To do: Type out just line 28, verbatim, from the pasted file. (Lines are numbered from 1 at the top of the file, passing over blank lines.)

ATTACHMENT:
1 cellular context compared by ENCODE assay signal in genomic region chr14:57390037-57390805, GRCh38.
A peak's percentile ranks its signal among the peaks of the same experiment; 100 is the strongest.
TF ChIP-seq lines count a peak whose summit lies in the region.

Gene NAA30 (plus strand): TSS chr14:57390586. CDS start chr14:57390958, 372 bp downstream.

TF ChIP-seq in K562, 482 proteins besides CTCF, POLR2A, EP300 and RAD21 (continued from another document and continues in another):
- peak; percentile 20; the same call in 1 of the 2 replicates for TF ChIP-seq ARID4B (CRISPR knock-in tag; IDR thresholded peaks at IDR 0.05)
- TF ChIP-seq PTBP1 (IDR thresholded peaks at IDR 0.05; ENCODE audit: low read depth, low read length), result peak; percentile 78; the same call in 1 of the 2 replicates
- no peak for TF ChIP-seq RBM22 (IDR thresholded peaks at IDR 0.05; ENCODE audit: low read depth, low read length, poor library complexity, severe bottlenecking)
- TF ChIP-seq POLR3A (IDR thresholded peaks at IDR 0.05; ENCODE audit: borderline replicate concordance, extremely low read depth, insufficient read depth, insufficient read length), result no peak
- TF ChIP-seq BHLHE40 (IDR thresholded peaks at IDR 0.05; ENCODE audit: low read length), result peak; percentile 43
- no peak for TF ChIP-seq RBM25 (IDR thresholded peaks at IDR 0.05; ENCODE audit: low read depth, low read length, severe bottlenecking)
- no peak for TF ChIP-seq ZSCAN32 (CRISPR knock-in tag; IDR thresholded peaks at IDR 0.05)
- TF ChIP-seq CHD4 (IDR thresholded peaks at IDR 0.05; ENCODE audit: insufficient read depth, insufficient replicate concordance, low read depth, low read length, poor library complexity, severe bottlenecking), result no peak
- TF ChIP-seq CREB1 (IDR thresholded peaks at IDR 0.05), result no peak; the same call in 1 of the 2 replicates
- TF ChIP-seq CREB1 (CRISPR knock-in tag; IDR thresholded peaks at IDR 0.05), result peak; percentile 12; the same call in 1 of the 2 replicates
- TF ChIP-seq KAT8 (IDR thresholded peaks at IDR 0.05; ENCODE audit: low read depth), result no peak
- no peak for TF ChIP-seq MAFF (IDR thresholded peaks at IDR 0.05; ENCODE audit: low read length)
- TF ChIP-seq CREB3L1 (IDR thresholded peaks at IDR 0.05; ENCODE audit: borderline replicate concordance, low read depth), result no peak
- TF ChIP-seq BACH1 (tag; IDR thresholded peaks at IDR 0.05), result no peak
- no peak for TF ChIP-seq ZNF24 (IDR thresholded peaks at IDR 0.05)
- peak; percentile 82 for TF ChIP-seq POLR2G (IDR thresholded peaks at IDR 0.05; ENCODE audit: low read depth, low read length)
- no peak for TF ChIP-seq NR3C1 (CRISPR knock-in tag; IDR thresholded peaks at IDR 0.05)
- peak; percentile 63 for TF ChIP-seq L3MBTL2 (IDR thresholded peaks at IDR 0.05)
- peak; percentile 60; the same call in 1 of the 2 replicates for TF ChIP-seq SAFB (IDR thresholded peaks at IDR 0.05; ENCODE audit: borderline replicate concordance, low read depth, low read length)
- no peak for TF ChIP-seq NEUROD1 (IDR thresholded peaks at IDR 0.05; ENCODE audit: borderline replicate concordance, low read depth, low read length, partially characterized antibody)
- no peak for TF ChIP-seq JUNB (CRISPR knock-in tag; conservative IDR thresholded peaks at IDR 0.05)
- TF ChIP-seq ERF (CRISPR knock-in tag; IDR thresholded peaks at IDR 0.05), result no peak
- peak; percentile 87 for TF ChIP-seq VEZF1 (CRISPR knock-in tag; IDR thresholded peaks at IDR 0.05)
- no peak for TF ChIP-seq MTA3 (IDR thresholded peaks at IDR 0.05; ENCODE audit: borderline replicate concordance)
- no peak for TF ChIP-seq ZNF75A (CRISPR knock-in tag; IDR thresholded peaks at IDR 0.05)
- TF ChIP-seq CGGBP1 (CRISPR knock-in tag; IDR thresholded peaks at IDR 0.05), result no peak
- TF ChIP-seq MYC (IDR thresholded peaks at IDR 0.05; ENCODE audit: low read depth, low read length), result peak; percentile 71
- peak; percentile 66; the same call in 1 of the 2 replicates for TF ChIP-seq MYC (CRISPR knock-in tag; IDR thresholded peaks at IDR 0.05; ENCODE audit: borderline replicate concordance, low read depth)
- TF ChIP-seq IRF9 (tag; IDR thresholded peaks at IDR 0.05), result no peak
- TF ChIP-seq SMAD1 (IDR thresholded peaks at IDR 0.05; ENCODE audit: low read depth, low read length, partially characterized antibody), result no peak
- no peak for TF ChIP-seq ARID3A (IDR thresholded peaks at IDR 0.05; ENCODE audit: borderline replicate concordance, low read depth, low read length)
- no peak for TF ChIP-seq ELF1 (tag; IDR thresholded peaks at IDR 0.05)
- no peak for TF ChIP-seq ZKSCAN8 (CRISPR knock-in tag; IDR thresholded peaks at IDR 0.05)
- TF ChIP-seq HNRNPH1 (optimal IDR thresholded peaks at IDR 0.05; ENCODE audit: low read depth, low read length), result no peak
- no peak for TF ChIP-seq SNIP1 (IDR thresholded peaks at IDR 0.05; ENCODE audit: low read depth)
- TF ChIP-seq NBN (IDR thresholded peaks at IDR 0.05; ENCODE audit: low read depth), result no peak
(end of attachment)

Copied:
- peak; percentile 87 for TF ChIP-seq VEZF1 (CRISPR knock-in tag; IDR thresholded peaks at IDR 0.05)